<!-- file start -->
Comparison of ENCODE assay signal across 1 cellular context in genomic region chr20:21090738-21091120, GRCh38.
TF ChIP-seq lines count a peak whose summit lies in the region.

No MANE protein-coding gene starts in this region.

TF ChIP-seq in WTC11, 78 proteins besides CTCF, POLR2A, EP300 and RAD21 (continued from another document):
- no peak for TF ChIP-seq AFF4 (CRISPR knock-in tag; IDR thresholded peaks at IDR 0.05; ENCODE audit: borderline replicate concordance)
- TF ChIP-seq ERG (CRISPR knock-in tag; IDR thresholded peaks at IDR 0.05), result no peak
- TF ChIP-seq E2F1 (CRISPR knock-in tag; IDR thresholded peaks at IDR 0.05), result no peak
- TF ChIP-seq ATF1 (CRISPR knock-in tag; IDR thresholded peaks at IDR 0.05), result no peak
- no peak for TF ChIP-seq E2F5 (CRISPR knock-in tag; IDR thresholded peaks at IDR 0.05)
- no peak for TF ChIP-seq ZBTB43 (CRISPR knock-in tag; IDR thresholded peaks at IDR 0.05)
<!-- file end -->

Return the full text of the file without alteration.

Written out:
Comparison of ENCODE assay signal across 1 cellular context in genomic region chr20:21090738-21091120, GRCh38.
TF ChIP-seq lines count a peak whose summit lies in the region.

No MANE protein-coding gene starts in this region.

TF ChIP-seq in WTC11, 78 proteins besides CTCF, POLR2A, EP300 and RAD21 (continued from another document):
- no peak for TF ChIP-seq AFF4 (CRISPR knock-in tag; IDR thresholded peaks at IDR 0.05; ENCODE audit: borderline replicate concordance)
- TF ChIP-seq ERG (CRISPR knock-in tag; IDR thresholded peaks at IDR 0.05), result no peak
- TF ChIP-seq E2F1 (CRISPR knock-in tag; IDR thresholded peaks at IDR 0.05), result no peak
- TF ChIP-seq ATF1 (CRISPR knock-in tag; IDR thresholded peaks at IDR 0.05), result no peak
- no peak for TF ChIP-seq E2F5 (CRISPR knock-in tag; IDR thresholded peaks at IDR 0.05)
- no peak for TF ChIP-seq ZBTB43 (CRISPR knock-in tag; IDR thresholded peaks at IDR 0.05)